How We Learn – Capitalize On Knowing

Competency, E-learning, LMS  By: Britt Hafner

How We Learn - Capitalize On Knowing

How We Learn – Capitalize On Knowing

Before I start, it is best to issue a few disclaimers:

  1. I am not a neuroscientist; this blog post is not written with appropriate scientific method.
  2. This post is written based on my personal understanding and could reflect deficiencies experienced in my own personal learning process.

To begin we should evaluate what a younger version of myself experienced in the learning process. As a child, picking up certain ideas and applying them just sort of came naturally to me. Whereas other ideas were best suited for the minds of my friends. But why? I used to think it was based on my ability to learn. Teachers used my IQ to recommend me for advanced courses, and such avenues awarded me the ability to attempt learning more difficult topics. But even then, I often felt my mind drifting off in class, doodled on notes, or encountered moments where I was not motivated enough to attempt to process the course content. Our learning instruction we receive from youth into early adulthood is fairly regimented; teachers are taught how to convey information to students, and for the most part, they engage in the same methodology across their efforts. Do the one-size fits all approach not work? The answer is:  it’s complicated. People learn at different paces and best with very different methodologies. Some people are able to see something once, and commit that piece of knowledge into their memory for the rest of their lives. While, others must spend days scrutinizing a tidbit of information to determine its worth, write the virtual book, and shelf it in the library stacks in their mind. The best instructors and course developers are able to evaluate how their student’s learn and cater their offerings to get the best out of the situation.

Scientists have embarked on the challenge of truly determining how we learn. This research may one day, reshape the conceptualization of the Learning Management System. The whole process is fascinating, and worthy of a quick Google search if you’re so inclined. However, for this post, my purpose is to let you know different ways in which people can learn and currently do. If you fall asleep on your book or learning materials, it turns out a magnet doesn’t fall out of your head and absorb the metallic printed material on the page. Also, the practice may aid in the process, but memorizing definitions for a quiz is most likely not going to yield long-term results. So, what are good practices we can instill in our corporate learning environments that will ensure the highest level of safety, the greatest output, and best compliance to corporate guidelines?

There are five major types of learning styles. People are said to either be an auditory (learn through hearing, can recollect a majority of information presented to them in lecture), visual (learn through seeing or reading, can recollect a majority of information presented to them in written/ presented form), tactile or kinesthetic (learn through hand’s on training, this is how a process is done from start to finish), global (big picture first – attribute detail when needed) or Analytic learners (Detailed oriented, like hearing or seeing as much information as possible in reference to processes or content). I personally am a bit of a hybrid, I start as a global learner and apply an analytical style of learning when I find topics that interest me. But I’m also very adept to visual learning. If I read or see something, then there is a good chance I will be able to recall important factors of what was presented. Knowing this has aided me immensely in my quest for knowledge. Knowing what style your employees are can yield unexpected positive outcomes in your business process. So how do we cater to these five major types of learning styles?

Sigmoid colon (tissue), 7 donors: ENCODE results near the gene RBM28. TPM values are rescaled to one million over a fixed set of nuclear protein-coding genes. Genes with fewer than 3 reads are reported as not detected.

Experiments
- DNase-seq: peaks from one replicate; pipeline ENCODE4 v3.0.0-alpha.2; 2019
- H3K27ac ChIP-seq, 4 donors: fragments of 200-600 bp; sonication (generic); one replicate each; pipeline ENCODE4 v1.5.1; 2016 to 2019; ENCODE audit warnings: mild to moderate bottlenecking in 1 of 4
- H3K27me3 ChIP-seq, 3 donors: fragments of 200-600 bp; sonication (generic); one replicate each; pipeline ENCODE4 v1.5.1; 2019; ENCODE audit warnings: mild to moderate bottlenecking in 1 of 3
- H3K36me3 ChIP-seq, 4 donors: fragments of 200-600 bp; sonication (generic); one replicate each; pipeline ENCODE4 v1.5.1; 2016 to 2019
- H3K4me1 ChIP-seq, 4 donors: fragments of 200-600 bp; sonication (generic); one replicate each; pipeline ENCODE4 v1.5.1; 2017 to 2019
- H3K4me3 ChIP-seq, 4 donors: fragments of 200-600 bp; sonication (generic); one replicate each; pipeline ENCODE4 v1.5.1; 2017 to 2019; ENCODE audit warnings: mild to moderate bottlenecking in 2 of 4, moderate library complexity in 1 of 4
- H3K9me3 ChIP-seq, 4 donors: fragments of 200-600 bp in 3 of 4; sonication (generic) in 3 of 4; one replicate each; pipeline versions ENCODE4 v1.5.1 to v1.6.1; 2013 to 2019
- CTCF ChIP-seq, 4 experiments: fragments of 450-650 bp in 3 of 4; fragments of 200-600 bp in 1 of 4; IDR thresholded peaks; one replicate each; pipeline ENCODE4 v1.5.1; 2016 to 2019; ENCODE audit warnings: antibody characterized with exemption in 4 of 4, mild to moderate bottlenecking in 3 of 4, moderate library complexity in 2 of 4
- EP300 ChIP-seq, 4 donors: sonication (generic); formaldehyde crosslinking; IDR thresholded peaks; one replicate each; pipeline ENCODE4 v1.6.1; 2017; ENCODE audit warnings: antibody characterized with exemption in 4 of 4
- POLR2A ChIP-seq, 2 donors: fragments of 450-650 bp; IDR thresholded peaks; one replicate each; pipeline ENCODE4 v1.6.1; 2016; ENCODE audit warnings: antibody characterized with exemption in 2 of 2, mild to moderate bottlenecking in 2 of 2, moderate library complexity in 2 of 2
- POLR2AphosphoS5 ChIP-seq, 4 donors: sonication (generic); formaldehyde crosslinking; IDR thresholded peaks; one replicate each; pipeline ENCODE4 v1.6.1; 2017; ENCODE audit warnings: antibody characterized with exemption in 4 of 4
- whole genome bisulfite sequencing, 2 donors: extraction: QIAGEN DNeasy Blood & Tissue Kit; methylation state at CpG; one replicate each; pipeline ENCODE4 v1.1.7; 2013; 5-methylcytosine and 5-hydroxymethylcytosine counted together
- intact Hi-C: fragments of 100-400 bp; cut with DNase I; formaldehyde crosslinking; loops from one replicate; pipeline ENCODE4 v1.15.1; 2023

Know they exist

  • Be open to the idea that even in the corporate world, people are not going to be completely onboard with your style of learning.
  • Do not be afraid to survey your department: People know how they like to learn. If John in Marketing learns best via Instructor-Lead training, and Suzy in Document Control works best in an impersonal self-instructed pathway. It is best to accommodate their needs.
  • Work with individuals who need more personal attention. As the sum of knowledge in your department can one day be the difference in universal sales across channels, to observing breaks in the chain.

Use various forms of media

  • YouTube videos are easy, and often times, there is a great video available in relation to what you would like to instruct about.
  • E-Learnings can quickly instruct and measure user issues with content, and let you know what further actions may be necessary.
  • Images are a great way to reinforce verbalized and written processes.
  • Consider Instructor lead training to add the human effect of seeing learning styles first hand.

Convey teachings in a manner that doesn’t sound like a dictionary definition

  • Use language that relates to the user. Why do I care about 55 oranges and 16 coconuts?
  • Be able to write what you want the user to learn in a plain language. Testing on the definition of a compliance article does not ensure that the user understands that article of compliance.
  • Use gamification to incentivize users. Learning differences in some ways can be overcome via a great deal of effort. If users obtain results from appeasing their competitive streak, then, by all means, this should be incorporated in your learning designs.

Join me as I continue to tackle the realm of learning and best relate these processes and suggestions to the industry. Knowing how we learn, can only support our abilities to better serve our employees, clients, and stakeholders.

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